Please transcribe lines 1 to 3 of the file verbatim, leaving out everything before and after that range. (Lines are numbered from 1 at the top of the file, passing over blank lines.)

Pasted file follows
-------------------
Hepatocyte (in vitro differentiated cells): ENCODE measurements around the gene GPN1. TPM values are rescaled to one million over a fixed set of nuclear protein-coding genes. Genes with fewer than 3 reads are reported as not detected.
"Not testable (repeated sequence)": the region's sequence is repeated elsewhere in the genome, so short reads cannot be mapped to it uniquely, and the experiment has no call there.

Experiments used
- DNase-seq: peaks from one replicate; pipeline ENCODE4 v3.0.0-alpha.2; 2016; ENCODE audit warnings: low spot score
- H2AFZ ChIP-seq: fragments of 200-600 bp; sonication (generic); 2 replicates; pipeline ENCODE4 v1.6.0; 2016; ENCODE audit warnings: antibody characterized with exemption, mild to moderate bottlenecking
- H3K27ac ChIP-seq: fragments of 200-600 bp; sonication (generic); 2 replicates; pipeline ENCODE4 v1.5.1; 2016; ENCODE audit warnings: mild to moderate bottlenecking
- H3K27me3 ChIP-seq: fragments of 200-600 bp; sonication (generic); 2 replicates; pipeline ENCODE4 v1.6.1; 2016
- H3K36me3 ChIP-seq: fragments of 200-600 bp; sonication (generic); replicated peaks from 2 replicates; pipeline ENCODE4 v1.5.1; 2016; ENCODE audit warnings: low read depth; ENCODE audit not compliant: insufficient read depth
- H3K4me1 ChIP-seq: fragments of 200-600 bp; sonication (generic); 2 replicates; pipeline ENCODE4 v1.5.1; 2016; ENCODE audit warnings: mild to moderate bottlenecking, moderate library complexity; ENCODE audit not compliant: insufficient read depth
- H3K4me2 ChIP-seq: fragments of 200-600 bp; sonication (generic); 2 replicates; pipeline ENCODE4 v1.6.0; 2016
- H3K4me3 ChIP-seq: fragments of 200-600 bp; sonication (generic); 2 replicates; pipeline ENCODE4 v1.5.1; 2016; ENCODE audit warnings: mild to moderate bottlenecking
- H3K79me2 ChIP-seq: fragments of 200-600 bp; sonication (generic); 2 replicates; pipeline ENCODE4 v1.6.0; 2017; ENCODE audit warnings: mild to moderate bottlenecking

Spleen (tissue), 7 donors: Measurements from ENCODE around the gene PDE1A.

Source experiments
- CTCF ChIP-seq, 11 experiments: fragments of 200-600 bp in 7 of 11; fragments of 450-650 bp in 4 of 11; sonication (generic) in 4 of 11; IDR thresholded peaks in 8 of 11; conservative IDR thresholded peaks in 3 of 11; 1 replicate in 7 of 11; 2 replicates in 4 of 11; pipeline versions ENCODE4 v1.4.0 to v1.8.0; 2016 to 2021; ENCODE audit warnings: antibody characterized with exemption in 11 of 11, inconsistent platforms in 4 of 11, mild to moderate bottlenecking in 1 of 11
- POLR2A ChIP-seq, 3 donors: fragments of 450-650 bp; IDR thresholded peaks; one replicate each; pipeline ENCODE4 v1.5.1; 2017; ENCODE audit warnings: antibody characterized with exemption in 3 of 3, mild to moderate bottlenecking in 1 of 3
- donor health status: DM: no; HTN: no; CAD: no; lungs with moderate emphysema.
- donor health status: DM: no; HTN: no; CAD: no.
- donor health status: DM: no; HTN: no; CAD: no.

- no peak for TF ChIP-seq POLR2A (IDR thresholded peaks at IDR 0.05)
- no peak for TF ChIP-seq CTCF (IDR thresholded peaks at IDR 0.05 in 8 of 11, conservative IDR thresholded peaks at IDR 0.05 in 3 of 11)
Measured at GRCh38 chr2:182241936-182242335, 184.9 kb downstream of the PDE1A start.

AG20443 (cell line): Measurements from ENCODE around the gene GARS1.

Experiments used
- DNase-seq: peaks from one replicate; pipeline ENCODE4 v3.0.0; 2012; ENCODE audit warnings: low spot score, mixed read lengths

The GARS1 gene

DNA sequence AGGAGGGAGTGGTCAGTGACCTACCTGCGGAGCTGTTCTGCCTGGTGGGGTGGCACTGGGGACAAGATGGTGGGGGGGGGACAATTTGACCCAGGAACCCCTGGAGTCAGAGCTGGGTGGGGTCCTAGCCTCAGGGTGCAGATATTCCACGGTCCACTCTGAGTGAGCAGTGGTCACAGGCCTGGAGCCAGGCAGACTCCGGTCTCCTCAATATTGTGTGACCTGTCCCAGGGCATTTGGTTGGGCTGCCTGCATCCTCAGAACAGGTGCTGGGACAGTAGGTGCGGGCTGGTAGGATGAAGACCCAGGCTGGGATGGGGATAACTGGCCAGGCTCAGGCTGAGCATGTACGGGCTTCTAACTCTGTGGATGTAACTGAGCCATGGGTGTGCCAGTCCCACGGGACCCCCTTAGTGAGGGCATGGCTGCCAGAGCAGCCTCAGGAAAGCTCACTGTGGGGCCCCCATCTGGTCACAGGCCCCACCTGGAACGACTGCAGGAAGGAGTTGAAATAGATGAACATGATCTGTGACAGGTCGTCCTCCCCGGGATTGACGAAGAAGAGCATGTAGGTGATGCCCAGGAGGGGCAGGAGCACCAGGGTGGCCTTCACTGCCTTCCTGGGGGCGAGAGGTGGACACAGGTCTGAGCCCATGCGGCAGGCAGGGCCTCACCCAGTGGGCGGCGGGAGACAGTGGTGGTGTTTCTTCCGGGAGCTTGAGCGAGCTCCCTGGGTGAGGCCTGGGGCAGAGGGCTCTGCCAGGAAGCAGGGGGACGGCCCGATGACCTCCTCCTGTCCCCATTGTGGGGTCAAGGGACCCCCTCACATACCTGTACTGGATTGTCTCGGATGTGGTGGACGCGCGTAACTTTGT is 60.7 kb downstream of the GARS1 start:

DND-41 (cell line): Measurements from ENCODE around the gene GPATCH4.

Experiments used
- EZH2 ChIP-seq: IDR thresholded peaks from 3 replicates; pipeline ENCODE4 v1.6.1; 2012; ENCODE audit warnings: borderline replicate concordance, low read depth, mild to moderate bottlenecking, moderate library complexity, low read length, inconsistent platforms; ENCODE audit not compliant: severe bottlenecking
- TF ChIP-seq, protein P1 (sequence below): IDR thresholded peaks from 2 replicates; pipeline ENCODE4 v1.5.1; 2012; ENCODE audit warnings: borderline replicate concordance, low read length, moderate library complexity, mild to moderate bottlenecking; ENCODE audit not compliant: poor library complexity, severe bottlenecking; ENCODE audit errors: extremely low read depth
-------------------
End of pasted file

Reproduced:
Hepatocyte (in vitro differentiated cells): ENCODE measurements around the gene GPN1. TPM values are rescaled to one million over a fixed set of nuclear protein-coding genes. Genes with fewer than 3 reads are reported as not detected.
"Not testable (repeated sequence)": the region's sequence is repeated elsewhere in the genome, so short reads cannot be mapped to it uniquely, and the experiment has no call there.

Experiments used